Kacey Musgraves has been a long-time favorite of mine, and while obsessed with this album from the get go, it seems the rest of the world is just as infatuated. She’s as country as she is folky, indie, and pop, incorperating melodies 70s-era Neil Young and Willie Nelson would write. It won Album of the Year at the Grammy’s for a reason: it’s sharp, sensitive, and stunning. Inspired by her marriage to Ruston Kelly (see his album at #19), and inspired by the state of the world, it’s timely while still remaining timeless. Make sure to listen to “Slow Burn,” “Love is a Wild Thing,” and “Butterflies.” 

  1. Carrie & Lowell, Sufjan Stevens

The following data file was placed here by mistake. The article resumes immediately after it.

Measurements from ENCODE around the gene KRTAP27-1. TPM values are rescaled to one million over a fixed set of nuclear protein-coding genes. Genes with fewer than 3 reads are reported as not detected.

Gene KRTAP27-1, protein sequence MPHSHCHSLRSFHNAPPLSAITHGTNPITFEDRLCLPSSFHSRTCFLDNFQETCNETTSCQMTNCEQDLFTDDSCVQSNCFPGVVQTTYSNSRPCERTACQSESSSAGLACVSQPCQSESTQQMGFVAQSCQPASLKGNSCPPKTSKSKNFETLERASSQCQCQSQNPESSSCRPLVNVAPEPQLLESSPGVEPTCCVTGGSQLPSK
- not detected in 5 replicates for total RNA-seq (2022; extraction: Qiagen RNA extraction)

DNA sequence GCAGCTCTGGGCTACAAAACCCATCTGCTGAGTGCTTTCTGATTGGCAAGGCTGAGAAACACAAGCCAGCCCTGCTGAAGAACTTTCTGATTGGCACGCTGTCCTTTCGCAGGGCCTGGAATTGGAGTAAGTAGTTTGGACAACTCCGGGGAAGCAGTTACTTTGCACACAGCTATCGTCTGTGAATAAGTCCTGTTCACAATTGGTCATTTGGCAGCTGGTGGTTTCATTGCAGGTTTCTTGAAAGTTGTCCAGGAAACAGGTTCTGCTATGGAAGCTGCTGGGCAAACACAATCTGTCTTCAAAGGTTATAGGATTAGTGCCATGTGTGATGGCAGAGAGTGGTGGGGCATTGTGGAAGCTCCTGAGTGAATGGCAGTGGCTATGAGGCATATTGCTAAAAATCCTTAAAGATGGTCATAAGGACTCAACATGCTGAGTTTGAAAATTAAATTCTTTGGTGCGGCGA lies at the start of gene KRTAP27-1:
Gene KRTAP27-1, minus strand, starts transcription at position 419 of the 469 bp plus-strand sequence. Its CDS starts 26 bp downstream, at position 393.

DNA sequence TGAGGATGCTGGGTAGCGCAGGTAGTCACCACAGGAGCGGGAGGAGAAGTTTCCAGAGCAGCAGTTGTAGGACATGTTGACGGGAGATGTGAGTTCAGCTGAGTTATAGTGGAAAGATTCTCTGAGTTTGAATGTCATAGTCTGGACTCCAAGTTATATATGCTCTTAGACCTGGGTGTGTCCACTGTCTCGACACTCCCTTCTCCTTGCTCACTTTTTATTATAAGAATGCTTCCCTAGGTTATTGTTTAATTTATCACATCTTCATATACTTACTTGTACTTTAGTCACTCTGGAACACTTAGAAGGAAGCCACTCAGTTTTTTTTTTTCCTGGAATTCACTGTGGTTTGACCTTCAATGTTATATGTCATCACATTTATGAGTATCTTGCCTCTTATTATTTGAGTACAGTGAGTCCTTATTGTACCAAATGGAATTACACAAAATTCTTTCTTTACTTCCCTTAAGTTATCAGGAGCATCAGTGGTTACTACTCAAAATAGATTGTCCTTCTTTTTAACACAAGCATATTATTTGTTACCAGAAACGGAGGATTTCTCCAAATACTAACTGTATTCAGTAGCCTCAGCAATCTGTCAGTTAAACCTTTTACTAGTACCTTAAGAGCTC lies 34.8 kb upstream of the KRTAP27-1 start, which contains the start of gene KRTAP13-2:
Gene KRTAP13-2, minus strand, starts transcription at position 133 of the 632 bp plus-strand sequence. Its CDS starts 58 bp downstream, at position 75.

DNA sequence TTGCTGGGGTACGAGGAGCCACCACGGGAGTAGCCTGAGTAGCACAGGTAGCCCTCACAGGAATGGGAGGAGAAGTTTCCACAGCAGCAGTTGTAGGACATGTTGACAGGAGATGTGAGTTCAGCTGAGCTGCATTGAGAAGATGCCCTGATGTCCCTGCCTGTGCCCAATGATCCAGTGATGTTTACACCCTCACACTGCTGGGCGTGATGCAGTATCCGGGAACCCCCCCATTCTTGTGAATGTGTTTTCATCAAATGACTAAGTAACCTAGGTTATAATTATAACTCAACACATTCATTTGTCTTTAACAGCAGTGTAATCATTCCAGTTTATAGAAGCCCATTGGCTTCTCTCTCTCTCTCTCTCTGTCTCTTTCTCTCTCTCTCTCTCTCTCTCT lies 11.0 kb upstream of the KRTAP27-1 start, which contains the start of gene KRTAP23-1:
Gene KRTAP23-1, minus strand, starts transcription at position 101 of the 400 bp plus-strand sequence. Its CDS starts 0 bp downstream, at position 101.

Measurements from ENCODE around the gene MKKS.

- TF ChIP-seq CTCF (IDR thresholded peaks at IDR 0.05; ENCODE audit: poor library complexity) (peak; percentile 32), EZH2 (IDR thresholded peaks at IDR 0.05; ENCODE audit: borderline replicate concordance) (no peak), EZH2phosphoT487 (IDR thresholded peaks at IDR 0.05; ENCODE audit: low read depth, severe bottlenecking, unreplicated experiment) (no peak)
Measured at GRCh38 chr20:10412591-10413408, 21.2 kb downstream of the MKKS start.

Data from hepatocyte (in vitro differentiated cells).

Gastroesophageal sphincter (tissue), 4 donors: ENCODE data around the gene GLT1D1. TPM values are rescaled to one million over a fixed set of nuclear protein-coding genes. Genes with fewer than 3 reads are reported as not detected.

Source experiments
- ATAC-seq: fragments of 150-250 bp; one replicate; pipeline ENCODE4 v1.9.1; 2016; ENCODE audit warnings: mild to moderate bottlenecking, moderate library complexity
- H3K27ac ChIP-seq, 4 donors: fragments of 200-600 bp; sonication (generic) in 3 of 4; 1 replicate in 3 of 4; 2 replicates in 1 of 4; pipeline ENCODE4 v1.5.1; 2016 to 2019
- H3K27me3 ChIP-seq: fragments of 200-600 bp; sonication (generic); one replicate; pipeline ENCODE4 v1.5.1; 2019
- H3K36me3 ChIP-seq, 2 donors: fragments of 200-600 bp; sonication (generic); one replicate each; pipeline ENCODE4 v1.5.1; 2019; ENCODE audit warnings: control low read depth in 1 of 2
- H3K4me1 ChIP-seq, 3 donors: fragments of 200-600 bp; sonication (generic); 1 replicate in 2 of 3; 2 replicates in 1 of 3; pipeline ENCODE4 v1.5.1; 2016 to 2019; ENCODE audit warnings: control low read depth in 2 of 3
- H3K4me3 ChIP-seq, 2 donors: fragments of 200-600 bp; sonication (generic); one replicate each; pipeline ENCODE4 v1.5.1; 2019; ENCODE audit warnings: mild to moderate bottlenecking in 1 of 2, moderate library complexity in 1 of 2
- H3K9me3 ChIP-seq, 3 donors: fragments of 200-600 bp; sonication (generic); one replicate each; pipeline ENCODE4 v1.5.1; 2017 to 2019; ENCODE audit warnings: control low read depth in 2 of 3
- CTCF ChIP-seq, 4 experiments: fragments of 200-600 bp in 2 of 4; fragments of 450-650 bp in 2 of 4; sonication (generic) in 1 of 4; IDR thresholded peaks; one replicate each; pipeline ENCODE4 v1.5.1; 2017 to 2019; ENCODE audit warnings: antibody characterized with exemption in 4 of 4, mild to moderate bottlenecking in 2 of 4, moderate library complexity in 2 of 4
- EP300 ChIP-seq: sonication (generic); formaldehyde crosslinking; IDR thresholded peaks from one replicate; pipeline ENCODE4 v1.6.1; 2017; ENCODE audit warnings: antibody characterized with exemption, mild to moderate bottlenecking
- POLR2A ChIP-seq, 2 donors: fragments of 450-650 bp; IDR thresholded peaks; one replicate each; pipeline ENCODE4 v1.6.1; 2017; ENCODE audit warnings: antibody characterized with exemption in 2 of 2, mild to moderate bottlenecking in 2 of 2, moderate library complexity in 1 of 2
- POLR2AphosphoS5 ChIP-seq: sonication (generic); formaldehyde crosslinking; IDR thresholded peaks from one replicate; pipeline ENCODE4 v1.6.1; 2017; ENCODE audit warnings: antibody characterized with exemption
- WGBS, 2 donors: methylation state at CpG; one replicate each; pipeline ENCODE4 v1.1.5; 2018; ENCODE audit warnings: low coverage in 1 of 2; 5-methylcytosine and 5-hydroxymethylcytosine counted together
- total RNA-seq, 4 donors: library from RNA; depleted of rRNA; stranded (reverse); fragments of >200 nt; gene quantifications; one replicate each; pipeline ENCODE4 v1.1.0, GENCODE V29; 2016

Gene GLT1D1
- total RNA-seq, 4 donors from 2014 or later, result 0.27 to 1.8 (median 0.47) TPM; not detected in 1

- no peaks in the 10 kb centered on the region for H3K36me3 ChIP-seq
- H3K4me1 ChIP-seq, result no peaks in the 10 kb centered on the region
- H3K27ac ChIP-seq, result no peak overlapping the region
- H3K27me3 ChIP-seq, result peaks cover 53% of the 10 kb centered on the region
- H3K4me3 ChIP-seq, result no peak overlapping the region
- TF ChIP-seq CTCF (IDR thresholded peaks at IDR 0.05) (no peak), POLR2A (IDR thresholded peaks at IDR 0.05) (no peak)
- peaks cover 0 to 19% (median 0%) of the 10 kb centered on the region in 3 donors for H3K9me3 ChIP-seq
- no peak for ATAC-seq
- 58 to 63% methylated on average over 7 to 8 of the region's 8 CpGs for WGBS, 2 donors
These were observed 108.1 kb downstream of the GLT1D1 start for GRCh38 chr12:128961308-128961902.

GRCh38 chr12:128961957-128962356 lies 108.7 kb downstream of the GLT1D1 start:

The amount of amazing albums that came out in the past 10 years are endless, but perhaps the best one was Sufjan Stevens’ emotional collection, Carrie & Lowell. It’s quiet production wise, but it’s lyrics are haunting and beautiful enough to give anyone goosebumps. The album was inspired by Stevens’ late mother, Carrie and her husband, Lowell. Even though it was met with critical acclaim, it still feels criminally underrated. It’s hard to pick songs to spotlight, but “Should Have Known Better” and “Death with Dignity.”